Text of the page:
Traverse City Record-Eagle

Generation Why

July 6, 2010

Working for a goal a worthwhile lesson

There comes a time in any teen's life when they decide to venture out into the economic jungle with a summer job. I can remember the butterflies that were fluttering through my 14-year-old tummy as I searched Elk Rapids for gainful employment. My parents had encouraged me to get a job and save money for major expenses that would be floating my way soon; the most important of these expenses at that time was of course, a car.

I started at the bakery; I always have had a love for cookies and doughnuts. But as soon as I heard about the extremely early hours, I knew that that was not the occupation for me.

Next came the hardware store. I was imagining how good I would look in a red vest and tool belt. The idea of helping out weekend warriors with their projects seemed as exciting as it was noble. But my heart sank as soon as my young voice asked for an application; at the bottom, it read "must be 18 or older." So much for my career as Bob Villa.

I was just about to give up as I hopped on my bike, wondering if that Huffy would be my only means of transit during my high school career. But then, almost magically, the owner of the local ice cream shop placed a "Help Wanted" sign in their front window. Elated, I sprang inside and inquired about the posting. The owner told me that they were indeed hiring, and took my phone number and name then politely told me that he would call back.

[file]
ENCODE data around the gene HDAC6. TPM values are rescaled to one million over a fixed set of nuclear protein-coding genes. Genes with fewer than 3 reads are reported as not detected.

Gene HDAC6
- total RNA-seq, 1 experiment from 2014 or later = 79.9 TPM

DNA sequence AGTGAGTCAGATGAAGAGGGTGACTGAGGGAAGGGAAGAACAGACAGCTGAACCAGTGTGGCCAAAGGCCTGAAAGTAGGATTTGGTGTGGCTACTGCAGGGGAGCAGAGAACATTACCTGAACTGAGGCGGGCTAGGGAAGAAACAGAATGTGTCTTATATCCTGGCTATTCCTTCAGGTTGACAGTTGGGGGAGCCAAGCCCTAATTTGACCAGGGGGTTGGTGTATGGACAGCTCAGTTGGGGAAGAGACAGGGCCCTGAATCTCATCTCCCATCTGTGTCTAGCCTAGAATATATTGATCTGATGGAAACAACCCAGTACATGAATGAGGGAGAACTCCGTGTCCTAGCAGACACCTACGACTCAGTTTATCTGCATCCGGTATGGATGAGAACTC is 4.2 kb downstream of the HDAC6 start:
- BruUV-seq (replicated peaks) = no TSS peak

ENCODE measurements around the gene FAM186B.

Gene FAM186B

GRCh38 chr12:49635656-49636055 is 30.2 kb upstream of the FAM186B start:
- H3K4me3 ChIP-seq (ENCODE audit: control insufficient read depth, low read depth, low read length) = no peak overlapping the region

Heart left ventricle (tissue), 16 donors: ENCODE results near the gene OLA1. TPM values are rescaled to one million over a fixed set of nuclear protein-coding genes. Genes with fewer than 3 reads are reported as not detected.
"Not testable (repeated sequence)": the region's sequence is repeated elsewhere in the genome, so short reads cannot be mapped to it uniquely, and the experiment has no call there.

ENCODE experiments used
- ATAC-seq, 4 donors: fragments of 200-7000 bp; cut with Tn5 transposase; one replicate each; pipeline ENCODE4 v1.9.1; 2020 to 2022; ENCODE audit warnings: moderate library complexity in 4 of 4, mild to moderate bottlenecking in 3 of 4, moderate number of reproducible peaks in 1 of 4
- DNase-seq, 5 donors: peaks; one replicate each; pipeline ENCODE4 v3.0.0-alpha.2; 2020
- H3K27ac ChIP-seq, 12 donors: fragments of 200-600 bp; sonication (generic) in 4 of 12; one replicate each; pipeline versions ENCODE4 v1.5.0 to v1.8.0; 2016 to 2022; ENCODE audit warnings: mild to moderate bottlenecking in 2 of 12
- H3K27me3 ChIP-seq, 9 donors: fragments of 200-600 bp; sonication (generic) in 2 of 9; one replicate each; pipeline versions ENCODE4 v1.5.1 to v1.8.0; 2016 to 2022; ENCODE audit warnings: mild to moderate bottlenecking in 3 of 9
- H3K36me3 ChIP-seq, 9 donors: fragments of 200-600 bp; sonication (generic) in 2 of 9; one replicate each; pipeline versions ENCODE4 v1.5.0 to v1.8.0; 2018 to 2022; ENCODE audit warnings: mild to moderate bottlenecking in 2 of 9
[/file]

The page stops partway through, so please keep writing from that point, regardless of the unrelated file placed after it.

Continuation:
The next few days went by rather slowly. I kept praying that he would call and invite me to learn the business. My wishes were answered in a voicemail the next day; it simply told me to come down after school and see him for training.

I was under the impression that "training" would be a pamphlet or video, but when an ice cream scoop was put in my hand, I knew that it was sink or swim. My skinny arms strained against the solid frozen mass of chocolate I was attempting to scoop. I was worried that my body would not be able to handle this job. But the boss man came over, and showed me the proper technique, and soon, I was a scooping fool.

That first summer of employment will never leave my mind, I can remember putting my checks right into the bank and watching it grow to enough to purchase a car. The satisfaction that stems from working for something and achieving it cannot be described. And that Ford Taurus, with the rust on the fender, was as sweet as any sports car could ever be, because it was all paid for with my hard work.

Dan Berck is a student at Elk Rapids High School.

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